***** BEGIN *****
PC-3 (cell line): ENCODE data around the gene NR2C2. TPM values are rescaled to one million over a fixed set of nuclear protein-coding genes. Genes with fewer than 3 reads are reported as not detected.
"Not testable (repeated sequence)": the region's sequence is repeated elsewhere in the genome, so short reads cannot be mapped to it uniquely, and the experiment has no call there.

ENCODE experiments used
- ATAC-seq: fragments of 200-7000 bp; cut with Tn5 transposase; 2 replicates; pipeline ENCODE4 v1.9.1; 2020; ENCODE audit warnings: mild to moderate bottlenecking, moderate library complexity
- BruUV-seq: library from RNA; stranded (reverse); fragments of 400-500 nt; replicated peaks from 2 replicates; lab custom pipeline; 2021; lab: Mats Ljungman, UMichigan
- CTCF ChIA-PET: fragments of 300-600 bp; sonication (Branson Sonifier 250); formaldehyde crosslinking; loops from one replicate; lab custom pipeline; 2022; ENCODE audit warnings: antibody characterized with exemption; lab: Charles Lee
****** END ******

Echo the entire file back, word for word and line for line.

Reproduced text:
PC-3 (cell line): ENCODE data around the gene NR2C2. TPM values are rescaled to one million over a fixed set of nuclear protein-coding genes. Genes with fewer than 3 reads are reported as not detected.
"Not testable (repeated sequence)": the region's sequence is repeated elsewhere in the genome, so short reads cannot be mapped to it uniquely, and the experiment has no call there.

ENCODE experiments used
- ATAC-seq: fragments of 200-7000 bp; cut with Tn5 transposase; 2 replicates; pipeline ENCODE4 v1.9.1; 2020; ENCODE audit warnings: mild to moderate bottlenecking, moderate library complexity
- BruUV-seq: library from RNA; stranded (reverse); fragments of 400-500 nt; replicated peaks from 2 replicates; lab custom pipeline; 2021; lab: Mats Ljungman, UMichigan
- CTCF ChIA-PET: fragments of 300-600 bp; sonication (Branson Sonifier 250); formaldehyde crosslinking; loops from one replicate; lab custom pipeline; 2022; ENCODE audit warnings: antibody characterized with exemption; lab: Charles Lee